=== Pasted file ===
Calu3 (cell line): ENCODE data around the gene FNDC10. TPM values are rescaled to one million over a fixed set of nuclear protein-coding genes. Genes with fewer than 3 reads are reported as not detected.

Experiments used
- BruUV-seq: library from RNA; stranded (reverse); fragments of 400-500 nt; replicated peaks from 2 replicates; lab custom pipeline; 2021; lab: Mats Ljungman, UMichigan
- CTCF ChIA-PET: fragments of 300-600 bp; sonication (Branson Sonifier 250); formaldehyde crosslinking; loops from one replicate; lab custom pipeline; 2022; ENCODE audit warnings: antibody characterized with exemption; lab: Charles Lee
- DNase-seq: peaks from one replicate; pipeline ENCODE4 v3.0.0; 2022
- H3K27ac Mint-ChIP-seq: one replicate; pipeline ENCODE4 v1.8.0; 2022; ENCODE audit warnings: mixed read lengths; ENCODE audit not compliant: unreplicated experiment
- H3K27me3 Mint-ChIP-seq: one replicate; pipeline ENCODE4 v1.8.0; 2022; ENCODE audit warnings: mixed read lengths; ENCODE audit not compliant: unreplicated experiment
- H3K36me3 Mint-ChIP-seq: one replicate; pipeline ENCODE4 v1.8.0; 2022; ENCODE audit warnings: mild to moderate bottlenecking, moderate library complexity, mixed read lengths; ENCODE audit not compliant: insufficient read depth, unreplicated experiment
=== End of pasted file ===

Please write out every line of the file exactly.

Calu3 (cell line): ENCODE data around the gene FNDC10. TPM values are rescaled to one million over a fixed set of nuclear protein-coding genes. Genes with fewer than 3 reads are reported as not detected.

Experiments used
- BruUV-seq: library from RNA; stranded (reverse); fragments of 400-500 nt; replicated peaks from 2 replicates; lab custom pipeline; 2021; lab: Mats Ljungman, UMichigan
- CTCF ChIA-PET: fragments of 300-600 bp; sonication (Branson Sonifier 250); formaldehyde crosslinking; loops from one replicate; lab custom pipeline; 2022; ENCODE audit warnings: antibody characterized with exemption; lab: Charles Lee
- DNase-seq: peaks from one replicate; pipeline ENCODE4 v3.0.0; 2022
- H3K27ac Mint-ChIP-seq: one replicate; pipeline ENCODE4 v1.8.0; 2022; ENCODE audit warnings: mixed read lengths; ENCODE audit not compliant: unreplicated experiment
- H3K27me3 Mint-ChIP-seq: one replicate; pipeline ENCODE4 v1.8.0; 2022; ENCODE audit warnings: mixed read lengths; ENCODE audit not compliant: unreplicated experiment
- H3K36me3 Mint-ChIP-seq: one replicate; pipeline ENCODE4 v1.8.0; 2022; ENCODE audit warnings: mild to moderate bottlenecking, moderate library complexity, mixed read lengths; ENCODE audit not compliant: insufficient read depth, unreplicated experiment